What a year for political satire. It’s nourishing; it lowers our stress level; it breaks taboos. Every democracy needs satire but one wonders how much it will count when it comes to votes on November 8th.
For many months following the US invasion of Iraq in 2003 when demonstrations of patriotism and US prowess, heartily broadcast and reinforced by US media, criticism of America’s war policy was barely tolerated. The nation’s wimpy image (military defeat, reprocessed as “The Vietnam syndrome”, was buried; and a new era of ‘just wars’ was launched– so Americans believed. After they successfully (sic) routing of the Taliban in 2001, then overthrew Saddam, US troops were unassailable, the Iraqi victims so welcoming of liberation. (We tend to forget how it was only when body bags started arriving home that criticism, beyond marginal anti-war activism, surfaced.)
Dissent took more than a year to emerge and even then criticism came initially only in the form of satire, e.g. Jon Stewart in The Daily Show. Stewart’s mockery of these wars awakened Americans to the lies they’d been consuming. His funny exposes pricked their conscience.
Military folly remains sacrosanct in the USA but parody and satire were essential to renewed critical discourse on the government’s aims, its strategies, and the behavior of its troops. Political satire has its place in any culture, in any period.
What I’m witnessing from our witty satirists (many of them based in the ‘liberal’ centers of New York and California ) in today’s US election season is not satire. It’s ridicule. Yes, these skits and caricatures make us laugh. They are undeniably clever and The Donald provides abundant fodder for comedy. (Clinton too, but to a lesser degree.)
What these comics’ ultimate aims are, I’m uncertain. Evening entertainment, no doubt; and kudos for their wit. However, if they hope that brilliant ridicule will motivate people into political action and genuine debate, they are misguided. I suspect, regrettably, that fans who enthusiastically distribute these nuggets of funny wisdom will accomplish nothing– beyond feeling themselves more informed and more intelligent. Their indulgence may. moreover, move them utterly further from those –not only The Donald but also his many loyalists– whom they view as dumb, ill-informed, gun-totting religious hardliners.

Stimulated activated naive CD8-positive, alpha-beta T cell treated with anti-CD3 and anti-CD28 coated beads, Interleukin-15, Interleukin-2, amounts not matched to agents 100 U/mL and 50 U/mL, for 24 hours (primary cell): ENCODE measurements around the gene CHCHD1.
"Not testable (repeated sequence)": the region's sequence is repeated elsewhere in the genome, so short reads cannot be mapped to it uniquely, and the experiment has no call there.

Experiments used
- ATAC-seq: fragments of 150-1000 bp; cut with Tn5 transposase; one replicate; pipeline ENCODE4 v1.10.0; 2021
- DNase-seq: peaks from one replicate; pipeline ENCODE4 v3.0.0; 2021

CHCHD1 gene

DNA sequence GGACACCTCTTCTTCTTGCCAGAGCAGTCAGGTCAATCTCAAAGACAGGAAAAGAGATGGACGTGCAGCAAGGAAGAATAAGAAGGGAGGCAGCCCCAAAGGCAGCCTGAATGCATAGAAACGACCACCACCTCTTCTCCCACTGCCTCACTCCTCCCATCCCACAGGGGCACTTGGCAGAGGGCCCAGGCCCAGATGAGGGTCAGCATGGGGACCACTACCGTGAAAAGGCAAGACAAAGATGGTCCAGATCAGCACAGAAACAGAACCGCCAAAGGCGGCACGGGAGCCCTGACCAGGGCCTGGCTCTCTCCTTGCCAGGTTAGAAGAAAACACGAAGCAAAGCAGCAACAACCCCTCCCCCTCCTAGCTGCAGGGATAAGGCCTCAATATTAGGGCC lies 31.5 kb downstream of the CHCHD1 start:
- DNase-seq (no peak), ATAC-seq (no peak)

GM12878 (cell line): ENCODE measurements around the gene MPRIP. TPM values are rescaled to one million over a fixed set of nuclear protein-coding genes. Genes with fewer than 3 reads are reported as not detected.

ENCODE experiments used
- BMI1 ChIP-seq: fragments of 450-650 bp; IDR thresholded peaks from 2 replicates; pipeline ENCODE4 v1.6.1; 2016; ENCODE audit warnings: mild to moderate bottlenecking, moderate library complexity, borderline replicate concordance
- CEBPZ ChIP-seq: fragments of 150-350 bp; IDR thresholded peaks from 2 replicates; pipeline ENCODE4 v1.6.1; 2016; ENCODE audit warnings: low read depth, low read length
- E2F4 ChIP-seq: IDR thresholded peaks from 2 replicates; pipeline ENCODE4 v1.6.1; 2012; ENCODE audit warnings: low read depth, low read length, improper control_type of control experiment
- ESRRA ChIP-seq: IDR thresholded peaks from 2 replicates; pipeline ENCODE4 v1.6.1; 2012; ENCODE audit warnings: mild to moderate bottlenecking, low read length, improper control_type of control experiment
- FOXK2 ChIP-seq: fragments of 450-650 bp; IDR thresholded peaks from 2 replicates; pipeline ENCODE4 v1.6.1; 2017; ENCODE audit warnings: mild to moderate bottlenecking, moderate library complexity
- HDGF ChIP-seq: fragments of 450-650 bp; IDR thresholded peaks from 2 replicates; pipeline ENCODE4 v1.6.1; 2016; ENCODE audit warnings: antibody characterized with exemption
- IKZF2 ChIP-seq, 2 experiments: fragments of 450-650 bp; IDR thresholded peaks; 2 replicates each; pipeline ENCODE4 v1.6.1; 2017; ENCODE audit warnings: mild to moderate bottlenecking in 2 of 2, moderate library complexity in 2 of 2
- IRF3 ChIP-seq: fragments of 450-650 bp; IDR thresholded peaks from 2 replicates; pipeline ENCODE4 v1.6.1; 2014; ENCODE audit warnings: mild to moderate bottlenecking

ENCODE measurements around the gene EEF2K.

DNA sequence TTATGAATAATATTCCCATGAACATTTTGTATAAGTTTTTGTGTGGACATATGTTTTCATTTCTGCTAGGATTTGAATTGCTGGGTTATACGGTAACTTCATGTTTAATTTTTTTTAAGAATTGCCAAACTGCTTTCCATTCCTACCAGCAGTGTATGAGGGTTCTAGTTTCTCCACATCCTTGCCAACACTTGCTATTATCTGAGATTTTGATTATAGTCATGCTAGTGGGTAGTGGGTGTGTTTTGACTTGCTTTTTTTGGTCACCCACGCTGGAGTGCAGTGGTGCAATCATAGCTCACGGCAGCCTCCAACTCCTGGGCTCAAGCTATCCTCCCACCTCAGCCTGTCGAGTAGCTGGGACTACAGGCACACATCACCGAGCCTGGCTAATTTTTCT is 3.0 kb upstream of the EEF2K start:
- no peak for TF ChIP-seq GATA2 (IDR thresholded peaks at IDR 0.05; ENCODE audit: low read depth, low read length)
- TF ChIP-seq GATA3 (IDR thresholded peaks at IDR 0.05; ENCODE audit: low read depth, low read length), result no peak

Cartoonists are having a field day this election season: The Onion, Washington Post, Truthdig, are joined by many others. I’ve no problem admitting they’re clever and fun. But ridicule has its limits; it can undermine healthy dialogue. By definition ridicule is: speech or action intended to cause contemptuous laughter at a person or thing; derision.
Engaging examples of ridicule I receive come from well informed ‘liberal’ colleagues who, moreover, consider themselves political activists. They are not shirkers; they aren’t so disenchanted that they’ve eschewed news channels for basketball, cartoon and cooking shows. No; they indulge in sharing these ridiculing images as if they’re somehow engaging in political action. It won’t work.
Misunderstanding how ridicule operates meanwhile imbues these would-be activists with a sense they are doing something, that they’re so funnily effective that they’ll turn the tide of public opinion and defeat their opponents. They’re misguided.
New York City is a notorious enclave of political and personal ridicule. It’s a lifestyle here, a putative sign of its inhabitants’ sophistication and intellectual superiority. It’s invoked during this campaign season as a means of being politically enlightened, and active. Ridicule is good for laughs, yes. But it’s ineffective in terms of changing the behavior of their objects of derision. Indeed I suspect that partisans of the target of that contempt interpret this humor as a kind of racism. So they may instead rally around the target (as a victim)—in this case Donald Trump—with a sense of injustice and evermore energy.
They need to read Strangers in Their Own Land: Anger and Mourning on the American Right, a timely survey by sociologist Arlie Russell Hochschild who devotes her anthropologist’s temperament to understanding a part of America that others make little effort to comprehend. Hochschild’s mature investigation challenges ‘liberals’’ views of fellow citizens in Louisiana who they are likely to dismiss as occupants of ‘Trump territory’, justly worthy of ridicule. Basing her conclusions on extensive research, admitting that we all (even sophisticated Berkeley and New York liberals) “live in enclaves”, Hochschild is able to show considerable compassion for white, Christian Louisianaians whom others often deride . In her recounted interviews she vividly demonstrates this community’s political intelligence and she suggests they are grossly and dangerously misunderstood by other enclaves. She concludes: if “we can find common ground… there are possibilities”, and advises liberals that “the shoe is on our foot to reach across.”
 In the presidential primaries earlier in the year, it was noted that as few as 19% of New York voters cast their ballot. This New York rate was only exceeded by Louisiana voters.